And last but not least, use your people network. This will always be the most important resource you have.
Jacqui Barrett-Poindexter | CareerTrend
Go small + deep.
In today’s FOMO digital world, we easily get swept up trying to be everywhere all the time: LinkedIn, Instagram, Twitter, Facebook, etc. Whether promoting our career, upping our personal brand, building community, adding to our achievements trail, or a combination of all of those, it can be overwhelming + exhausting.
It also can create a mirage–the false impression you are gaining momentum through more and more exposure. While there is value in being digitally present, the value has diminishing returns when you try so hard to be visible and/or popular that your reputation for intimate, meaningful correspondence erodes.
I challenge job seekers to go small, and deep, in 2019 in their careers and job search. The results may amaze you!
Favorite Resource: Joe Jacobi’s “Sunday Morning Joe“
Marie Zimenoff | Career Thought Leaders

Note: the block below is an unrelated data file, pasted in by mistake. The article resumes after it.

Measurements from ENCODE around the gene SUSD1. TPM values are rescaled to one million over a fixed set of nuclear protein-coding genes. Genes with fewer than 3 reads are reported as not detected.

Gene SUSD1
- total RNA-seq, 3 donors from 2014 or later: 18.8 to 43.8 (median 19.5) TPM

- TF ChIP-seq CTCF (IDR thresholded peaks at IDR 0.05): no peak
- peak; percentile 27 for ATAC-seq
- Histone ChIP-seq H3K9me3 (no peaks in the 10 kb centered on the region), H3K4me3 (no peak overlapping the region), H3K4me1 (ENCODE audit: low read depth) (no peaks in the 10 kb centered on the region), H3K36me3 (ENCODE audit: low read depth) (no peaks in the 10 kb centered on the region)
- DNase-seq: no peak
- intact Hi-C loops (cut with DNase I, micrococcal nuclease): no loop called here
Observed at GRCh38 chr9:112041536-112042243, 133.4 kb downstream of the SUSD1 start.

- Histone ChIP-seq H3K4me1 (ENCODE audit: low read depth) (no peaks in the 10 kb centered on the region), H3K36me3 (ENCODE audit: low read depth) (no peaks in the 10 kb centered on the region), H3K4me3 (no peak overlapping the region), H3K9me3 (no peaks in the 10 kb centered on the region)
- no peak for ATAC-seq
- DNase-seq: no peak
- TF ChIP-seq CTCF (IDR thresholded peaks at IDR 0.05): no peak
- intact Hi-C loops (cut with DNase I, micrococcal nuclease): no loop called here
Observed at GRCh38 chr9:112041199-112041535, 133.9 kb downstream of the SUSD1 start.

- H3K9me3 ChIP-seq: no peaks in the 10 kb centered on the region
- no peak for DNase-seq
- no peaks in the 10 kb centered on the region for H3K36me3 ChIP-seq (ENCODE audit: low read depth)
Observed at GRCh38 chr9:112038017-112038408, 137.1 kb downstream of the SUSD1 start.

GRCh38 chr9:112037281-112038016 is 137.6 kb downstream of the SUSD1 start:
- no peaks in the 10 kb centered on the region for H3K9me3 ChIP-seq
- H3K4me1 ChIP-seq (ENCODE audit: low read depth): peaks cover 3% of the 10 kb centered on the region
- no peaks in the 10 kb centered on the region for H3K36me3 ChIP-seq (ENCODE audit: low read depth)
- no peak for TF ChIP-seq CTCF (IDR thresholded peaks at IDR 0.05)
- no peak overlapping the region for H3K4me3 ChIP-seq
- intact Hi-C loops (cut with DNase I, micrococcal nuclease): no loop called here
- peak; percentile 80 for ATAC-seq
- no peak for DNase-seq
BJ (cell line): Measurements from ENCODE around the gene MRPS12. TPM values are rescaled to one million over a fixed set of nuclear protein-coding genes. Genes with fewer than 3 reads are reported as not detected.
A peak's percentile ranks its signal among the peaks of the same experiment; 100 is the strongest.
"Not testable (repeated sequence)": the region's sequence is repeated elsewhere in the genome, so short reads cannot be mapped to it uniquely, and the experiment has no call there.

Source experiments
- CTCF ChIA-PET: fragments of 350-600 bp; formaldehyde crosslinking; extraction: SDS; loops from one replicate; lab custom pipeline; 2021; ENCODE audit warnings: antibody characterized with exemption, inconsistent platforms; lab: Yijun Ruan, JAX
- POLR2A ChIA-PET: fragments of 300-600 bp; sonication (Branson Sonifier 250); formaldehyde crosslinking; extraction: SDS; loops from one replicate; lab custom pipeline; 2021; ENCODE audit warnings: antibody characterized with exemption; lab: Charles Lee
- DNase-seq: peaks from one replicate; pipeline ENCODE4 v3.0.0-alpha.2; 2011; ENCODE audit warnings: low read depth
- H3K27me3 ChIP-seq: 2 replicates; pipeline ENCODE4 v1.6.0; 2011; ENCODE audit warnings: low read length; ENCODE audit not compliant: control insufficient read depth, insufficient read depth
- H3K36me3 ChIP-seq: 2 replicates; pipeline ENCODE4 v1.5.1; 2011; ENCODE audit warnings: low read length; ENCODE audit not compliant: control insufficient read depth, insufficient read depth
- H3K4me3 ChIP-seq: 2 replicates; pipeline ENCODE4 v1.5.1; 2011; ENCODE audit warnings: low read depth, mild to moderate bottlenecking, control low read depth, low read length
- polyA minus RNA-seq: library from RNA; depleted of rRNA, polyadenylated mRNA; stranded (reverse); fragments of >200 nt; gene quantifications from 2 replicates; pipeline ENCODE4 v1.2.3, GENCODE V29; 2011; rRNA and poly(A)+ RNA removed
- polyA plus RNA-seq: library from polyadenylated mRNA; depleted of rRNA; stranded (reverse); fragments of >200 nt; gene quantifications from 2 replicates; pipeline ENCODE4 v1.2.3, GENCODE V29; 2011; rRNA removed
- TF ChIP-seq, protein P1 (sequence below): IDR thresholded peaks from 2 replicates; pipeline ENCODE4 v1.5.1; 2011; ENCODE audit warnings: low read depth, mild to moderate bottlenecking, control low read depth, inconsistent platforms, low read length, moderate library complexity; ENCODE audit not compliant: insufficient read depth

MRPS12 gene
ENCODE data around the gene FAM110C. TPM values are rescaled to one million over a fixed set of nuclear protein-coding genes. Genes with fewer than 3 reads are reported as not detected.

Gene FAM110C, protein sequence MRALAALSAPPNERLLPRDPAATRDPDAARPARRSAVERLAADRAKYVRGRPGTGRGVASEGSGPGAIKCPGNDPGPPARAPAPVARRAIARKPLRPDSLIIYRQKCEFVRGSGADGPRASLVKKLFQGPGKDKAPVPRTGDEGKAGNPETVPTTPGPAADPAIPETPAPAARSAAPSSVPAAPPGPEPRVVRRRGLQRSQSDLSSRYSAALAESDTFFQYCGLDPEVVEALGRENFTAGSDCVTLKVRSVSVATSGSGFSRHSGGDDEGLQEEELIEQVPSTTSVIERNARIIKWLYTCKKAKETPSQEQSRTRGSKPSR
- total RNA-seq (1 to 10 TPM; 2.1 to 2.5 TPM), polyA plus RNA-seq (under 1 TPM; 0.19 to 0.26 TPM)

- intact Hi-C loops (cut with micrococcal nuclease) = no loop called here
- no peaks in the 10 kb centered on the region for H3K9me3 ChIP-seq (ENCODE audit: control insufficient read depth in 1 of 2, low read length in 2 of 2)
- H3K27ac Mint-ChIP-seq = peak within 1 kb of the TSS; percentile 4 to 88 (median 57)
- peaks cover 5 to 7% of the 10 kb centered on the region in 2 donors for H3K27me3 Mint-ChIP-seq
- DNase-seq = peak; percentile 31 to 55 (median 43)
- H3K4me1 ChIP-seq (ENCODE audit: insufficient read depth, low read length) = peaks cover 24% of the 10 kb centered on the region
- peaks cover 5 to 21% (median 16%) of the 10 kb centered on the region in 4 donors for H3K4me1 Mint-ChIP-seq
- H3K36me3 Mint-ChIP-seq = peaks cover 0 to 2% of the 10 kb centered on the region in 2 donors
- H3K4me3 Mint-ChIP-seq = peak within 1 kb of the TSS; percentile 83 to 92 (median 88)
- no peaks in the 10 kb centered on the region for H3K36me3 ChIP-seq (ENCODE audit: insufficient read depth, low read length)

Your online activity will matter more in 2019 than ever before.
Job seekers have long known the importance of cleaning up their social media activity when in job search, but in 2019 social media activity will take on a new level of importance in job search and career advancement.
In 2018, a Jobvite survey of recruiters showed that 77% of recruiters are using LinkedIn to source and screen candidates, 63% are using Facebook, and 25% are using Instagram. In addition, companies are starting to use software that scans and scores social media profiles and activity to match candidates to openings.
The good news for job seekers is that in this tight labor market companies are using social media to proactively find candidates that might not fit the mold of a traditional applicant for the position. Engaging in conversations and communities around passions could put a job seeker on the radar for a position they would not have been deemed “qualified” for in years past. Being authentic and a bit more transparent could now be in their favor.